Rate of Exchange
Why the Russian connection matters to Austin theatre
Time was, cultural exchanges between the U.S. and Russia were all the rage, and an all-star Porgy and Bess playing Red Square or the Bolshoi Ballet on Broadway generated headlines. Nowadays, however, such cultural swaps get so little play that you might well imagine they've gone the way of the Berlin Wall. But they still exist, and one is having a notable impact in our own city.
In May, Austin was one of four stops in the U.S. for a small group of theatre managers and artists from Russia exploring American performance and methods for making it. The cities they visited – Baltimore, San Francisco, and New Orleans being the rest – were all far from the theatrical mecca of New York, just as most of the home cities of the Russians were far from Moscow: St. Petersburg (northwest, on the Baltic Sea), Moscow/Perm (the latter northeast of Moscow near the Ural Mountains), Yekaterinburg (880 miles east of Moscow), and Omsk (west of Siberia and just north of the Russia/Kazakhstan border). The very deliberate idea behind this Center for International Theatre Development project was to go beyond the obvious cultural capitals and give artists making theatre outside them a chance to see and discuss how their specific cities influence the ways they work.
The Russians got an earful: more than 120 hours of performances, rehearsals, and sessions with 140 artists. In Austin alone, they met with 18 different companies and individuals (one of them this writer). Much of what they heard, based on their comments in CITD's final report for Beyond the Capitals: NOT the Usual Suspects, was about community – American theatre makers' desire to engage with and serve their communities. The remark by Natalya Druzhinina, director of Real Theater Festival in Yekaterinburg, was typical: "I was deeply overwhelmed by how much artists want to serve their society and how much the society embraces its artists." That has inspired the Russians to look for ways to, as art manager and translator Maria Kroupnik writes, "more actively engage audience with arts and transform it from spectators into participants." They'd also like to replicate Austin's collaborative and cooperative nature; the participants make admiring references to Jenny Larson and Salvage Vanguard Theater's shared space/shared labor model. For a theatre culture still laboring under the Soviet legacy (heavy state funding, emphasis on classical texts, separation between artists and audience), an atmosphere of mutual aid and support, with artists working together, is a radical – and very appealing – approach.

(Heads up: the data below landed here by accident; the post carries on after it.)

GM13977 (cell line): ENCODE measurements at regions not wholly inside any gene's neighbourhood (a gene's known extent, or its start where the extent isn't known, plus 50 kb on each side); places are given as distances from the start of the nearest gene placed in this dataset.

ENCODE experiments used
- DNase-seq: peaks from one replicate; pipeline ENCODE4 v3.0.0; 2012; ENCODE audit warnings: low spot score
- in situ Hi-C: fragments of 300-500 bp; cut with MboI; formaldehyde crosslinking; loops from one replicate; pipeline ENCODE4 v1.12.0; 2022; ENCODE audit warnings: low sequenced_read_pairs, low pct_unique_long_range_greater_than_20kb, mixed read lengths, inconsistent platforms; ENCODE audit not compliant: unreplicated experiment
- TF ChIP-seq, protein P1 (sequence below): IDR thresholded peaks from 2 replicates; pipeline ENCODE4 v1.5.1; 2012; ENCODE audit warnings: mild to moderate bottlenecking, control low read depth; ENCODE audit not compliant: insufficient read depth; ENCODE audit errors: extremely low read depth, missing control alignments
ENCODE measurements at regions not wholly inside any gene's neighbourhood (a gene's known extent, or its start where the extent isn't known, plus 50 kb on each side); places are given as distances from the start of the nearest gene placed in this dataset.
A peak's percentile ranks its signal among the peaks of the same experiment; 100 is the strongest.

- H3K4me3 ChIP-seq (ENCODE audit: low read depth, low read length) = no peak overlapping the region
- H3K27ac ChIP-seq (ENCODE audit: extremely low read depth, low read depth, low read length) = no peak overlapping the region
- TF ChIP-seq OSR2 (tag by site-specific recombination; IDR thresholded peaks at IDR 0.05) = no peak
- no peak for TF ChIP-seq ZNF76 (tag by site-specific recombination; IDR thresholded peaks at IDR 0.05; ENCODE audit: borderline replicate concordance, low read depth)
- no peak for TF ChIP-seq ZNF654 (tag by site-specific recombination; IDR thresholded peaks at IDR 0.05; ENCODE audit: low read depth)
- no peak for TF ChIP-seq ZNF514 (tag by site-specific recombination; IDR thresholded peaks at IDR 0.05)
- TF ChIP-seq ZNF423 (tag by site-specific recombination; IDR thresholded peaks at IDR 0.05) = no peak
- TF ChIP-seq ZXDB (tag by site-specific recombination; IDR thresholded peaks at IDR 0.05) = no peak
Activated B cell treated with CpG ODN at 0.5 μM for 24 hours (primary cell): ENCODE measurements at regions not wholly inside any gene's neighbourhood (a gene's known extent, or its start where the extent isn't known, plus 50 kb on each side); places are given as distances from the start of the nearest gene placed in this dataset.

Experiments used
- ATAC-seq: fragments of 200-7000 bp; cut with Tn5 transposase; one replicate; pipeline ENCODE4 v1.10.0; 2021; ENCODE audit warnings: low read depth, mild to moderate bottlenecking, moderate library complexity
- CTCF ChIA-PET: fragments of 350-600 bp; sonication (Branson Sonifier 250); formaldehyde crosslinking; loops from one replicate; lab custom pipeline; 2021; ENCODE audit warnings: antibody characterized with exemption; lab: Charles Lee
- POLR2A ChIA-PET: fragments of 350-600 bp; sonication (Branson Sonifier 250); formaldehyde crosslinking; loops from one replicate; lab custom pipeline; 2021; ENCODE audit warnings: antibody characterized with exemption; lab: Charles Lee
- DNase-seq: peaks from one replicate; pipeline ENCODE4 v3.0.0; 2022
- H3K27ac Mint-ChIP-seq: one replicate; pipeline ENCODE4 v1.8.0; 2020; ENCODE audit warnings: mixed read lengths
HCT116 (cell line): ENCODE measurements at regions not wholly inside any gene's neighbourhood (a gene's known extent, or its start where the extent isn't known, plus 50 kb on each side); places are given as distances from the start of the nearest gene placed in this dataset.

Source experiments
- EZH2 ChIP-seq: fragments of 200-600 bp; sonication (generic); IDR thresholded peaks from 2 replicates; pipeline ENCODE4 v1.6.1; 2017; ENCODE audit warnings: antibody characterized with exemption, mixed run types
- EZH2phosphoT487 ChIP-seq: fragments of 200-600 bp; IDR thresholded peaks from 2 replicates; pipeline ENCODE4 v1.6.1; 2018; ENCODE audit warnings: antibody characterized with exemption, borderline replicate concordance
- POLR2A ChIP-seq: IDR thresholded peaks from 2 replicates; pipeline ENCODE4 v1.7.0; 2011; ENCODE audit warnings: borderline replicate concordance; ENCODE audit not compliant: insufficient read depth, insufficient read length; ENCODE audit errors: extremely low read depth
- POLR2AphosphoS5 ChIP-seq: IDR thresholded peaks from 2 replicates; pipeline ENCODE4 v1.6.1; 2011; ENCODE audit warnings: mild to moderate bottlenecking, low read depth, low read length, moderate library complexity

But this project is no one-way street going from the U.S. to Russia. As John Freedman, Moscow-based journalist and co- creator of the project with CITD founder and director Philip Arnoult, notes, Americans have much to gain from this, too – not least a sense of how to treat theatre as art, as opposed to entertainment, how to bring "a real seriousness, a real commitment, to the work" in the tradition of Russian theatre. And there's the opportunity to engage with a theatre culture finding its voice in the midst of national political strife (see "Raising Their Voices," above).
For Austin, that's of great value, because, as curious and creative as we are here, we suffer from a certain insularity. We don't listen to as many different voices as we once did (before everyone started writing plays themselves), and we don't seek out as much work from other places as we could. We also don't generate much theatre rooted in social and political issues, and a connection with contemporary Russian drama – where that's becoming more and more vital – might show us why that matters. Relationships developed through Beyond the Capitals and Graham Schmidt's New Russian Drama Festival give Austin a connection to the larger world and a chance to learn something about another part of the planet that it otherwise wouldn't. And that might, of course, influence the kinds of theatre that gets made here – a significant and, yes, newsworthy exchange indeed.